Candidates for President typically count on strong support from their home state and like to point to their accomplishments and high approval levels as evidence they would be the best nominee for their party. It looks like New Jersey Governor Chris Christie may have trouble in this regard, according to a new poll reported here by Watchdog.org:
As Chris Christie applies for a job in the White House, he may want to think twice about using his New Jersey employers as references.
Fifty-four percent of registered voters give thumbs-down to Christie’s performance as governor, according to a Rutgers-Eagleton poll released today. And 60 percent believe the Garden State is on the wrong track.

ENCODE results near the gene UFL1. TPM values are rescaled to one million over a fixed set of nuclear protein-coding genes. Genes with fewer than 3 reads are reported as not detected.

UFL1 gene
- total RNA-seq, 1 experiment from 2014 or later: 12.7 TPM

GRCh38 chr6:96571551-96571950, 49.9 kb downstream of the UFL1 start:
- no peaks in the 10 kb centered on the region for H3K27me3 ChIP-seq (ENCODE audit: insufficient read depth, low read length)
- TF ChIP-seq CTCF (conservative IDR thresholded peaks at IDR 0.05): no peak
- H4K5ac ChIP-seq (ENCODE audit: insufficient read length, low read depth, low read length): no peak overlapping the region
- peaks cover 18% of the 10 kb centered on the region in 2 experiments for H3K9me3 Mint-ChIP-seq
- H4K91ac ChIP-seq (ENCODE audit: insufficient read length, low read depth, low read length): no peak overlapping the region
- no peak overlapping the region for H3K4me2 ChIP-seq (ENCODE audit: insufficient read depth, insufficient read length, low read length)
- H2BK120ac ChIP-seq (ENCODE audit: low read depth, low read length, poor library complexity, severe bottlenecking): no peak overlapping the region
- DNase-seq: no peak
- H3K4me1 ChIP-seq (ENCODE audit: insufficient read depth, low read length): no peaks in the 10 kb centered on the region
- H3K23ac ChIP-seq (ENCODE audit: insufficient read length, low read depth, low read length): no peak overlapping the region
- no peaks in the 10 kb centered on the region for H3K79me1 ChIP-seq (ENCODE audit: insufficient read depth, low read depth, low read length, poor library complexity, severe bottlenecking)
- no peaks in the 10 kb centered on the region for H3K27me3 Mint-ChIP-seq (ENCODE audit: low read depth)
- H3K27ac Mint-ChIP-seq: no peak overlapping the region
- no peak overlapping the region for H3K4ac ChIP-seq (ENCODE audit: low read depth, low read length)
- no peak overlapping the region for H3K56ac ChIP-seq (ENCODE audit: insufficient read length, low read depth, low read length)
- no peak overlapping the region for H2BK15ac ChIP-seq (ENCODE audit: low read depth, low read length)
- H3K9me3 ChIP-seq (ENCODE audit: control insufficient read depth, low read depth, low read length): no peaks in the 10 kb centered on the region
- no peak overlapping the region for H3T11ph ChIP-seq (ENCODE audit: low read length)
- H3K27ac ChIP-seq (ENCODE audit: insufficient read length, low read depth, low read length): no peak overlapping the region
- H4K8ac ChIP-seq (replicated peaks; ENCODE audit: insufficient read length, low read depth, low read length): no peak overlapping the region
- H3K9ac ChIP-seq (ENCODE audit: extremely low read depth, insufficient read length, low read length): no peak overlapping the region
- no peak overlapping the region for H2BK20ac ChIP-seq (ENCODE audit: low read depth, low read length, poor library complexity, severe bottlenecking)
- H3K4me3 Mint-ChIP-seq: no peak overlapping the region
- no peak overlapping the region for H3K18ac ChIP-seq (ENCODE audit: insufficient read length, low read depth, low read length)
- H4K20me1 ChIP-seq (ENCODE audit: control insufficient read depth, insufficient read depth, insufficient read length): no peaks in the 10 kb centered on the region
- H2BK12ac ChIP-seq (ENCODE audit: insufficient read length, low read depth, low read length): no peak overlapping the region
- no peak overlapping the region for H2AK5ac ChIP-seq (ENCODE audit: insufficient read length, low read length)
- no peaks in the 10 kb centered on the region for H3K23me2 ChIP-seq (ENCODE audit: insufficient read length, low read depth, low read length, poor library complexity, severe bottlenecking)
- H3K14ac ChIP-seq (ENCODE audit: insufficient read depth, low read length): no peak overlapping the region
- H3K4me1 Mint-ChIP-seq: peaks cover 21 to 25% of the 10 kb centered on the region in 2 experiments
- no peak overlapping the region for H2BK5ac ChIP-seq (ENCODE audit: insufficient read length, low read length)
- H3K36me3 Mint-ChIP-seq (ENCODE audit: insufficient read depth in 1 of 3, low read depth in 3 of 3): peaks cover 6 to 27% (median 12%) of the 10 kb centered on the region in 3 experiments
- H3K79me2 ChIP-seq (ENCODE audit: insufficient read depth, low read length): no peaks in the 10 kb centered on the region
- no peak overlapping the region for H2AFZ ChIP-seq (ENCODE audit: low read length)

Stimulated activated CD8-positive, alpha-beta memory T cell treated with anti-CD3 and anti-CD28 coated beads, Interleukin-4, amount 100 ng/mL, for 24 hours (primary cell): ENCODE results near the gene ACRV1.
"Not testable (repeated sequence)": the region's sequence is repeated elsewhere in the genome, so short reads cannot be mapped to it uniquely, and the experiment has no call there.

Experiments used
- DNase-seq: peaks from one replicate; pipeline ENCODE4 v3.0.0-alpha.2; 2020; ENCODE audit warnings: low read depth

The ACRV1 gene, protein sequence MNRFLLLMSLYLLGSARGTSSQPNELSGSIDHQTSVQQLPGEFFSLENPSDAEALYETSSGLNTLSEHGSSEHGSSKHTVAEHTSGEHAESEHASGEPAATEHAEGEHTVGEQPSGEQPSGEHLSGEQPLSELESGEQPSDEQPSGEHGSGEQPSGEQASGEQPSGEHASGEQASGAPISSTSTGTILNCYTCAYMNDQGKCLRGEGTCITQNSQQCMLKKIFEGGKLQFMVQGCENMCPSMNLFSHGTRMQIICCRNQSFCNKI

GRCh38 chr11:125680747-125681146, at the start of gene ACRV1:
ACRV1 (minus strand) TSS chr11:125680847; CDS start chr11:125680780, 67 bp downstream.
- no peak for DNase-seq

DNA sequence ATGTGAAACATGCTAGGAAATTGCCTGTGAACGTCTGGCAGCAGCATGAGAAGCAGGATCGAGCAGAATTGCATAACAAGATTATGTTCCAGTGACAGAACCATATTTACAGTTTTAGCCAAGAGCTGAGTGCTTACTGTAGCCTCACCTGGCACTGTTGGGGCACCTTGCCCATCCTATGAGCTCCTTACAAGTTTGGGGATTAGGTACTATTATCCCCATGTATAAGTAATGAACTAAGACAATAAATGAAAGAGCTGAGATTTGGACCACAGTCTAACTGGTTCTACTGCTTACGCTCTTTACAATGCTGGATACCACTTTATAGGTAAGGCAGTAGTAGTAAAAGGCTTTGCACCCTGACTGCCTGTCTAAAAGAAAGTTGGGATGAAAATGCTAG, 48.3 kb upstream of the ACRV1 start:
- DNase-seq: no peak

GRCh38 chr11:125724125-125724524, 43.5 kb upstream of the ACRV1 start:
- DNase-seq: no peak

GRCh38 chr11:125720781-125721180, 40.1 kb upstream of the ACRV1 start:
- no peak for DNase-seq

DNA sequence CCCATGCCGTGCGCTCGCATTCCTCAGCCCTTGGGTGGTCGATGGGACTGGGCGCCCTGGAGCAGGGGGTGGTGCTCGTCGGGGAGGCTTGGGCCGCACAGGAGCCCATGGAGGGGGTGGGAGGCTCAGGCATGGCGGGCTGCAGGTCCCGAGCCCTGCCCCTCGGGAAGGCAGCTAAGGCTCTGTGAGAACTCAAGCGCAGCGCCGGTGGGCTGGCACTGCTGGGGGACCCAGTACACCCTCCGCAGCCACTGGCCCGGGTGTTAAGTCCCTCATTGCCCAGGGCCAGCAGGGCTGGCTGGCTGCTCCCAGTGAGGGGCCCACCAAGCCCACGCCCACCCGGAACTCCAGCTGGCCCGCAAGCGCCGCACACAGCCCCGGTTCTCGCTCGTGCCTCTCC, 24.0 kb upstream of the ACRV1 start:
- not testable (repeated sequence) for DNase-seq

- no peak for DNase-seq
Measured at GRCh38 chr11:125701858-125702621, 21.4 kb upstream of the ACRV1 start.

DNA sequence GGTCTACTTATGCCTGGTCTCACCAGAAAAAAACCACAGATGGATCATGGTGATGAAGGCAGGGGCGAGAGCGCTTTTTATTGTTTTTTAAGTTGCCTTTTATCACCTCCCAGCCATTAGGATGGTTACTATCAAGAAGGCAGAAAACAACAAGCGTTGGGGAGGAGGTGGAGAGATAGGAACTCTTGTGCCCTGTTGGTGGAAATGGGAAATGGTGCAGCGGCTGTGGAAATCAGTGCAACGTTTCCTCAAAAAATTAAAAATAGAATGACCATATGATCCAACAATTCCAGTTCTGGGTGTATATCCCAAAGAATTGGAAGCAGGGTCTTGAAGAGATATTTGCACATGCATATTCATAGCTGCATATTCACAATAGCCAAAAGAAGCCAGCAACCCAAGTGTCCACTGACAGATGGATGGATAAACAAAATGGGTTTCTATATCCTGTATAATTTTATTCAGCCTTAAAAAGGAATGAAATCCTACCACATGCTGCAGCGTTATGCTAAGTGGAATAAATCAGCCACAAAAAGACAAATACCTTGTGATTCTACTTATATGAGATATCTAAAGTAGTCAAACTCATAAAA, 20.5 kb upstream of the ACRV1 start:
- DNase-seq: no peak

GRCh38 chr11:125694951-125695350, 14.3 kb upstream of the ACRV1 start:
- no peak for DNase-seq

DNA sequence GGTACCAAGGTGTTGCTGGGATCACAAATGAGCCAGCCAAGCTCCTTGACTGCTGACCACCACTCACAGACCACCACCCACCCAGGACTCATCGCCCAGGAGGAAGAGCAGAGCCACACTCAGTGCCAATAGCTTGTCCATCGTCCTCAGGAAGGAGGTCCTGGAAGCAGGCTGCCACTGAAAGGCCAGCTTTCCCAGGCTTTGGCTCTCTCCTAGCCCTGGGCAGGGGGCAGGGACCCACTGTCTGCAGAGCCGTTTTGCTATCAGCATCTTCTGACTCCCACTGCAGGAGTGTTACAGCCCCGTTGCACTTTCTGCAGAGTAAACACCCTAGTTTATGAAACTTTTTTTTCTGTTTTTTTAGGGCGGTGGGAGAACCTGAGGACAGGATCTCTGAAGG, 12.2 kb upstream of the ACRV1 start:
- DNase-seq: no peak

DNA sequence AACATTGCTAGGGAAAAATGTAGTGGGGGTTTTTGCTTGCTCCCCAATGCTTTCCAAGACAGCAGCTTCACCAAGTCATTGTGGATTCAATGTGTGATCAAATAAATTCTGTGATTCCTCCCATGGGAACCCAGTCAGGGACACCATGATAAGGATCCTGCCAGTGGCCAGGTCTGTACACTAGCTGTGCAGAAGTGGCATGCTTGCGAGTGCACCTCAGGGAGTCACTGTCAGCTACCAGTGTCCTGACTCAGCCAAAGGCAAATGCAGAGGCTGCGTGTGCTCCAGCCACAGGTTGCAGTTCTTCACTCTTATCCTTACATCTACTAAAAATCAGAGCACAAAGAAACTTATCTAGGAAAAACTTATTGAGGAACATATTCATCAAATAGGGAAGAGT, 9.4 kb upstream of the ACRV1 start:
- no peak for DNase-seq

The numbers have dropped dramatically since a high point in February 2013, when Christie savored a 73 percent approval rating versus a scant 23 percent in naysayers.
“While the governor continues to explore a national run, voters back home are expressing more and more concern about what’s happening in New Jersey and the governor’s performance in dealing with these issues,” said poll director David Redlawsk.
The poll found New Jersey’s pension crisis to be Christie’s biggest weakness. Only 22 percent of voters view his role favorably, compared to 60 percent who disapprove.
It's far to early to count Christie out of the 2016 contenders, especially if the pension issues are addressed in the current legislative session (Christie has introduced a reform package) and New Jersey voters show their appreciation with approval ratings similar to February 2013. But the low home-state approval ratings has to worry the Christie team.